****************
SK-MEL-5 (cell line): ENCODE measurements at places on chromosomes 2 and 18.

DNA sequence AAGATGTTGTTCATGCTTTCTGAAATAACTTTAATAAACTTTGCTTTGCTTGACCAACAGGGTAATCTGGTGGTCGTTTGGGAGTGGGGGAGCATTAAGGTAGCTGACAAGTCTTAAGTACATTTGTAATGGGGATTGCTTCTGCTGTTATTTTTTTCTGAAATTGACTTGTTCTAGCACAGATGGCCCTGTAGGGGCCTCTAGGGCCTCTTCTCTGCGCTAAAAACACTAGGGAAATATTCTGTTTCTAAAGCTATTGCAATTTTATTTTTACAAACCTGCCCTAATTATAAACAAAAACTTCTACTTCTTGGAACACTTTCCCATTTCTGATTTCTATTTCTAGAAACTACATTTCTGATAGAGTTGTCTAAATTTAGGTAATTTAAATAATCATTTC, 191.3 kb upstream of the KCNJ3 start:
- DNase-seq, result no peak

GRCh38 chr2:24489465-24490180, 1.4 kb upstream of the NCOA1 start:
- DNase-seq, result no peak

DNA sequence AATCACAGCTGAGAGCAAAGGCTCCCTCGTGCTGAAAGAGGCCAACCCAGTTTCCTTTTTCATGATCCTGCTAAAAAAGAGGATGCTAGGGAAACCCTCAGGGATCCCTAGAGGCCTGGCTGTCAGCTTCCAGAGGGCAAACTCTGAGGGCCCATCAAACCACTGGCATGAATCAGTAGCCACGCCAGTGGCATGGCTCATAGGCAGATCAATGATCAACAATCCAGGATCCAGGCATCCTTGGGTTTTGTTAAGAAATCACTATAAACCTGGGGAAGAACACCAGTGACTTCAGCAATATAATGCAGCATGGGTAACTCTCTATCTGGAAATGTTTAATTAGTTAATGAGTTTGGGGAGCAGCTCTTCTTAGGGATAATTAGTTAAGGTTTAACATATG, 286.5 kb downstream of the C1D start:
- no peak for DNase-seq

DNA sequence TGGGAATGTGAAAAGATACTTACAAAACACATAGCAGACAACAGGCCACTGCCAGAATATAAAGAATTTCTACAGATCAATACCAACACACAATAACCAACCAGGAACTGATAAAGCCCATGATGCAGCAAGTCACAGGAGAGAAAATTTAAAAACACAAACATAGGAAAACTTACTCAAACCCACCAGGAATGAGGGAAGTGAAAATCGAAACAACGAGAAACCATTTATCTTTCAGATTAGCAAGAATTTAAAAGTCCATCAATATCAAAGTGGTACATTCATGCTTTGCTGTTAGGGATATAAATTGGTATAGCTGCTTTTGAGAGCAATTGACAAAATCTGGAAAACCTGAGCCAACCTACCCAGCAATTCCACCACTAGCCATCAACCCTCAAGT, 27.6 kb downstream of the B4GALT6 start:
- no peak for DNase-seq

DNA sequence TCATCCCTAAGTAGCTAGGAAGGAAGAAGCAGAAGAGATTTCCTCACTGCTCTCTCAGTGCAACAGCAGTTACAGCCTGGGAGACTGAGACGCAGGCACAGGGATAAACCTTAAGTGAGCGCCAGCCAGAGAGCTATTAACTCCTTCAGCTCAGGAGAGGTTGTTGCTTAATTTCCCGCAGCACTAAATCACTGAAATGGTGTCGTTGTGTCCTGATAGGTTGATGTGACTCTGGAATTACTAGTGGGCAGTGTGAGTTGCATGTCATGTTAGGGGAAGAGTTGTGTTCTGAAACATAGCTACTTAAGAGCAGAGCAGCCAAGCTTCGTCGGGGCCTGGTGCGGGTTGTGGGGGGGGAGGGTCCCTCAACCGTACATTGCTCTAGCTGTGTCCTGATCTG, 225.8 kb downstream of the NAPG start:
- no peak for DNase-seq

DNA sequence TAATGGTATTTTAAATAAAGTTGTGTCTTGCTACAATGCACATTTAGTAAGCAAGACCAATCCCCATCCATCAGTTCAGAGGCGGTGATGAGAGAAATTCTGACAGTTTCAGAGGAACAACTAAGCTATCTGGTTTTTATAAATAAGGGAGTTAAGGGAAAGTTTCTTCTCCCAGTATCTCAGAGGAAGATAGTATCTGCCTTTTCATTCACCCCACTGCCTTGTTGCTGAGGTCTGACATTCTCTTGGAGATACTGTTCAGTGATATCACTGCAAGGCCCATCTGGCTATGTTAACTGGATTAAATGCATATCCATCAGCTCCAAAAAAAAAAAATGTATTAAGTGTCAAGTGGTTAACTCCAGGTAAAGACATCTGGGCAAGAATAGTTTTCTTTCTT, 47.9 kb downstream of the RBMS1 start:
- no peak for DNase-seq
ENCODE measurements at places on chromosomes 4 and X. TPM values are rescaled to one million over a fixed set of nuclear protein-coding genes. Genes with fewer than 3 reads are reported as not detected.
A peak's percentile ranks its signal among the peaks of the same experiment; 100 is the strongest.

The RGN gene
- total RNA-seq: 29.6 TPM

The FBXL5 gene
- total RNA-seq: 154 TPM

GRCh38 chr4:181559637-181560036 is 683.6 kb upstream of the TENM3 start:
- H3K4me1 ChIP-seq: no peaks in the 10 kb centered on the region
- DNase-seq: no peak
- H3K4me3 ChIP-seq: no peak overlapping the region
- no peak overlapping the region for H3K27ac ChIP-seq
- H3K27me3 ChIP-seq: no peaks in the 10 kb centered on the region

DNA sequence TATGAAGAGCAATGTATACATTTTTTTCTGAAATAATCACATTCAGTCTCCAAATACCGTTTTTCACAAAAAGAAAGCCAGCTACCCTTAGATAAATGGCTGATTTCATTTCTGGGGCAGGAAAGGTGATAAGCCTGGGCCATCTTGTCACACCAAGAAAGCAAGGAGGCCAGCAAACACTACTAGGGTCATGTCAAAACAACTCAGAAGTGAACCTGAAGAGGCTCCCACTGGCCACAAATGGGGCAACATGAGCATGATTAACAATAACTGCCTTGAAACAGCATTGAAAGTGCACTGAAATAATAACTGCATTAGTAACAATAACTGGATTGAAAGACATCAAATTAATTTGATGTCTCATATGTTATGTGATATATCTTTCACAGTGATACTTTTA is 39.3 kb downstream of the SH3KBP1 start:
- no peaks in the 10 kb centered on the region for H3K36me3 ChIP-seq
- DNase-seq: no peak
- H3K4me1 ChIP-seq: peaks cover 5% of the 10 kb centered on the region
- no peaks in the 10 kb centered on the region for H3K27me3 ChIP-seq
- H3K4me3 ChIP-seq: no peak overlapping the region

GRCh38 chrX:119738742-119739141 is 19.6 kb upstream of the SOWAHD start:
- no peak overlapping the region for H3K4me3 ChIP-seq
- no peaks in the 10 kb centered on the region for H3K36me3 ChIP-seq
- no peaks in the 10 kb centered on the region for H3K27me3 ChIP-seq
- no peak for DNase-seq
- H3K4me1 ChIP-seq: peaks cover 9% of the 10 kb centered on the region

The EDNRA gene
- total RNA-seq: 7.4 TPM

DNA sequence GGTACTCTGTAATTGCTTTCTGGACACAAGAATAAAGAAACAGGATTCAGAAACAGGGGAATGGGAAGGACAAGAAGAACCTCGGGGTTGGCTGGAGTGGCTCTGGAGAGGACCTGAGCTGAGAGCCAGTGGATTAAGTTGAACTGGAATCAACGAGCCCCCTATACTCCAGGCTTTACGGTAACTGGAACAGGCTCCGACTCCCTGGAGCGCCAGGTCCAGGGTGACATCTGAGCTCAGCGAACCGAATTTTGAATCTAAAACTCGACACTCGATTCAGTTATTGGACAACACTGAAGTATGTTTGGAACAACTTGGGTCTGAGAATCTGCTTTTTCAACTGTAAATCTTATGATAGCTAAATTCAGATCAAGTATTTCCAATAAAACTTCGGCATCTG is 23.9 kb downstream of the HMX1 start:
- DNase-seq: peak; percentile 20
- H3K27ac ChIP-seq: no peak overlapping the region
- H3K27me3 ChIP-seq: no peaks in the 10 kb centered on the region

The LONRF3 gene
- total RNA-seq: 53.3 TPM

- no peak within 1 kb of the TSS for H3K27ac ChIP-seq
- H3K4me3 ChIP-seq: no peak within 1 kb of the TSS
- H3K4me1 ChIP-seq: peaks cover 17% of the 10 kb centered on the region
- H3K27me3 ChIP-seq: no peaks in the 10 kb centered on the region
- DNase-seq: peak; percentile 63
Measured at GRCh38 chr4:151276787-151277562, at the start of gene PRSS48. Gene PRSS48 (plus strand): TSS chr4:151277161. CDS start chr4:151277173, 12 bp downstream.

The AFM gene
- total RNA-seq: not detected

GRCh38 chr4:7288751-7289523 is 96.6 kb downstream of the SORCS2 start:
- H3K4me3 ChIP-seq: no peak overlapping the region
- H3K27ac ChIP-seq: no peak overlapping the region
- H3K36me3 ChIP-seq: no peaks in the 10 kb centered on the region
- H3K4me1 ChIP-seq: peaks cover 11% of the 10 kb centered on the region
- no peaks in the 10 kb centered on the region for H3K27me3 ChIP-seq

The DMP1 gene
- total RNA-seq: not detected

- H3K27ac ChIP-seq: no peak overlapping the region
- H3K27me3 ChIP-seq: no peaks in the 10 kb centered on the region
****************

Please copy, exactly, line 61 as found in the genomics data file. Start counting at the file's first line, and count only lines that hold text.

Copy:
- total RNA-seq: not detected